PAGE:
Internal Medicine Pulmonology

Chronic obstructive pulmonary disease (COPD)

Chronic obstructive pulmonary disease (COPD)
Gross anatomical sample showing centrilobular emphysema, a classic consequence of smoking.

Introduction – Chronic obstructive pulmonary disease

Chronic obstructive pulmonary disease (COPD) is a disease that is increasing dramatically. For persons between 45 and 65 years, the prevalence is 10% and it increases with age.

The chronic obstructivity, which is due to a combination of bronchiolitis and emphysema, develops quietly. Therefore, the patient does not experience breathing problems that are so obvious that they motivate physician contact until lung function is halved or further deteriorated.  COPD is consequently underdiagnosed significantly.


  • Smoking – the dominant risk factor. At least 50% of those who smoke develop spirometry changes as seen in COPD
  • Passive smoking
  • Occupational exposure to respiratory irritants
  • Family history of obstructive pulmonary disease
  • Exposure to gases when burning biofuels
  • Respiratory tract infections in childhood
  • Bronchial hyperreactivity
  • Atopy
  • Alpha-1 antitrypsin deficiency – can lead to emphysema, even in people who do not smoke.

Symptoms – Chronic obstructive pulmonary disease

  • Breathing problems – initially no or light. Then shortness of breath on exertion, in severe COPD even at rest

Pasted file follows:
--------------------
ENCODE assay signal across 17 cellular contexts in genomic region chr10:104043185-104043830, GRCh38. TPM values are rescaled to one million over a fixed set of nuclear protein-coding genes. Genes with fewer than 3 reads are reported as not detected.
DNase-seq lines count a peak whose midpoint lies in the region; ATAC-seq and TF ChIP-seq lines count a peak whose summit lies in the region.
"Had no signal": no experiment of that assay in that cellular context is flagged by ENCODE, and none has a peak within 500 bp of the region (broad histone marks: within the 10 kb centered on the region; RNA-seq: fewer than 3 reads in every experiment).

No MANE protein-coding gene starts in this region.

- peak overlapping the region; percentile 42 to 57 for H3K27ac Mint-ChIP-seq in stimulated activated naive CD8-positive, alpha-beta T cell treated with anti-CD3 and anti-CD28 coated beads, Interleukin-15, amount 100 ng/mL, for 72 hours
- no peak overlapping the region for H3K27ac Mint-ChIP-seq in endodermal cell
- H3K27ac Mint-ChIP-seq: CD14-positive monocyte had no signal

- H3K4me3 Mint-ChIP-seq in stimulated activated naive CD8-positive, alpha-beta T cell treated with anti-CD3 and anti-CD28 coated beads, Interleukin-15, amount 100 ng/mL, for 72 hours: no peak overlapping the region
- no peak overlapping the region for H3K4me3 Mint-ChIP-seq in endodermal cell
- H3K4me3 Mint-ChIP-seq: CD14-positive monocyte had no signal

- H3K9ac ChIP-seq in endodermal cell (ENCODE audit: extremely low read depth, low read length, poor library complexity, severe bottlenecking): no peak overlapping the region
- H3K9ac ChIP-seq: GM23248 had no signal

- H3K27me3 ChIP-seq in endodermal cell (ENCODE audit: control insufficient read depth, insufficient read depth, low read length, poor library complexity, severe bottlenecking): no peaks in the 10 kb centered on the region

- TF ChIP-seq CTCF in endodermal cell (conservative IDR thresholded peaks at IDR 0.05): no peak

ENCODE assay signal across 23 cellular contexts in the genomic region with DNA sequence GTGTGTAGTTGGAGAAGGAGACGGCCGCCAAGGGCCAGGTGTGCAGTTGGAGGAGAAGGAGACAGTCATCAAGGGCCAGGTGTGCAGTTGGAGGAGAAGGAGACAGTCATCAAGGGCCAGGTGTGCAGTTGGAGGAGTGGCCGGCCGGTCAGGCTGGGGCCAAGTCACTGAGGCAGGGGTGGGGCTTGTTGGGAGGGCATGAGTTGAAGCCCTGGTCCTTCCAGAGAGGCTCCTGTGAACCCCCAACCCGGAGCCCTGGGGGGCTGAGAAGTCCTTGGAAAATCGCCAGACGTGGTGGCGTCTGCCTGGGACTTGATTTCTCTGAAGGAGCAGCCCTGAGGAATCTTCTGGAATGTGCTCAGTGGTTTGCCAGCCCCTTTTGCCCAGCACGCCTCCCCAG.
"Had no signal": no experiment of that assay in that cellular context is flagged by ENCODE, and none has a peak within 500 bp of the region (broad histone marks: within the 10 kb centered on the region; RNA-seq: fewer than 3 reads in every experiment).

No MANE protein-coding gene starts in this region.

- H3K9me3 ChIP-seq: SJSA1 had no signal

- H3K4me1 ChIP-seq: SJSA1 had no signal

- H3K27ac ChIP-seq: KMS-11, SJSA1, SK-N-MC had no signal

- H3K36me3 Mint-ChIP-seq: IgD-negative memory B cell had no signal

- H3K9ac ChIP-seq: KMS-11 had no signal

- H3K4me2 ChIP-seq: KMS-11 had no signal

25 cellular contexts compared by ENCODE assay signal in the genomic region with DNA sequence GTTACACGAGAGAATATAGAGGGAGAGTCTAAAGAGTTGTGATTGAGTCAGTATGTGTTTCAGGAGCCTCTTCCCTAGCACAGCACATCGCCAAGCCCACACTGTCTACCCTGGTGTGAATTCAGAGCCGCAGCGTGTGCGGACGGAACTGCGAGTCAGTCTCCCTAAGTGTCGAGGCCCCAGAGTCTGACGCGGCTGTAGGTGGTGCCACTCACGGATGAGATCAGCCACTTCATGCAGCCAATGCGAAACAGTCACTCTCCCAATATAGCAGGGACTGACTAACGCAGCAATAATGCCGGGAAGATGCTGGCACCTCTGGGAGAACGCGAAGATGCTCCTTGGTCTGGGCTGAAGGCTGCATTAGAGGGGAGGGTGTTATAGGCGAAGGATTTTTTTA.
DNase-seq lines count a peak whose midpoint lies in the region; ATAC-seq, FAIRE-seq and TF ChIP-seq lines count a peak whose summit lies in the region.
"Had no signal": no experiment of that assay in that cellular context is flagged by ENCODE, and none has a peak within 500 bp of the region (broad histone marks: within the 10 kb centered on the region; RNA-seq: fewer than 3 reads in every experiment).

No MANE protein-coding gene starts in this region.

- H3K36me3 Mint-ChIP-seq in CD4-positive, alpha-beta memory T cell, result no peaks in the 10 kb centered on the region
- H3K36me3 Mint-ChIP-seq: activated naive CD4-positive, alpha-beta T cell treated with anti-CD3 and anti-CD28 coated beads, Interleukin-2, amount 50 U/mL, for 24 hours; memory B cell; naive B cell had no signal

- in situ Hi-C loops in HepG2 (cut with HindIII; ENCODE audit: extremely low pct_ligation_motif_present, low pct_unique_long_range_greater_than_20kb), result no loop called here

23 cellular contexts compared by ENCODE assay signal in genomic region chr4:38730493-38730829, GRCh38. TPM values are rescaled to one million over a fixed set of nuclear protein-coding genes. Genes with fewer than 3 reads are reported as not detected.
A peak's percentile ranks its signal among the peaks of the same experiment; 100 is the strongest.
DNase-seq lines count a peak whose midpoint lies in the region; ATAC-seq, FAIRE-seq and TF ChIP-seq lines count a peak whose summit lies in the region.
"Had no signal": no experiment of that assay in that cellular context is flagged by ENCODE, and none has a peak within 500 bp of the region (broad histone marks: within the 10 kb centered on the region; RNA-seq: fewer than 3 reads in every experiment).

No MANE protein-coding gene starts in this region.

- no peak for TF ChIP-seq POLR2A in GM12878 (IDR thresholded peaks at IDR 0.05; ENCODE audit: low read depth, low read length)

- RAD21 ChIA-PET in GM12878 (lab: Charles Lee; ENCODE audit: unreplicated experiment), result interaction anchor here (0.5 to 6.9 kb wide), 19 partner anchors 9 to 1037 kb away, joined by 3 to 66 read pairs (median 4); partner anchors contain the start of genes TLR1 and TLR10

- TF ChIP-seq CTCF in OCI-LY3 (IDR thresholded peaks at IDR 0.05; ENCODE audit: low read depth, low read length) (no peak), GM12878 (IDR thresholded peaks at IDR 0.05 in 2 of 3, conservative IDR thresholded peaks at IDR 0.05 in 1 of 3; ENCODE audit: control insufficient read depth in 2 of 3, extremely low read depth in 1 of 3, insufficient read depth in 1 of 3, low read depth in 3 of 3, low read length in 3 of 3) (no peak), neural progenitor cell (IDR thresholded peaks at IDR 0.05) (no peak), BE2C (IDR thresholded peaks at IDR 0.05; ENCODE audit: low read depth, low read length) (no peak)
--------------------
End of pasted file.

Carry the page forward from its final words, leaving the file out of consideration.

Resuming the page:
• Cough
  • Mucus
  • Wheezing and hisses – vary in severity
  • Cyanosis and peripheral edema – may occur

Symptoms increase with the severity of COPD.

Clinical Findings

Spirometry is the basis for diagnosing COPD. Must always be performed.

  • The ratio FEV1 / FVC <0.7
  • No normalization of the ratio after bronchodilator treatment
  • Hyperinflation (barrel chest)
  • Hypoxia
  • Carbon dioxide retention in some patients
  • High Hb (polycythemia) may occur.

Assessment of Severity

Consider the following:

  • Spirometric classification.
  • Respiratory symptoms (can be measured with the CAT questionnaire, COPD Assessment Test).
  • Occurrence of exacerbations (the risk increases with the number of exacerbations in the past year).

Differential Diagnoses – Chronic obstructive pulmonary disease

  • Asthma
  • Bronchiectasis
  • Bronchiolitis obliterans
  • Cystic fibrosis
  • Infection
  • Heart failure
  • Tumor
  • Idiopathic Pulmonary Fibrosis (IPF)


  • Cardiovascular disease (about 50%)
  • Anxiety, depression and cognitive failure
  • Asthma
  • Osteoporosis
  • Lung cancer
  • The metabolic syndrome

All co-morbid conditions should be treated according to standard guidelines.


  1. Spirometry with reversibility test
  2. Steroid Testing
  3. Chest X-ray – sometimes supplemented with computed tomography
  4. Arterial blood gas
  5. Pulse oximetry in regular follow-up and in exacerbations
  6. Alpha-1 antitrypsin determination, especially in non-smokers, aged below 50 years and deterioration of lung function is rapid.
  7. CBC

Further Reading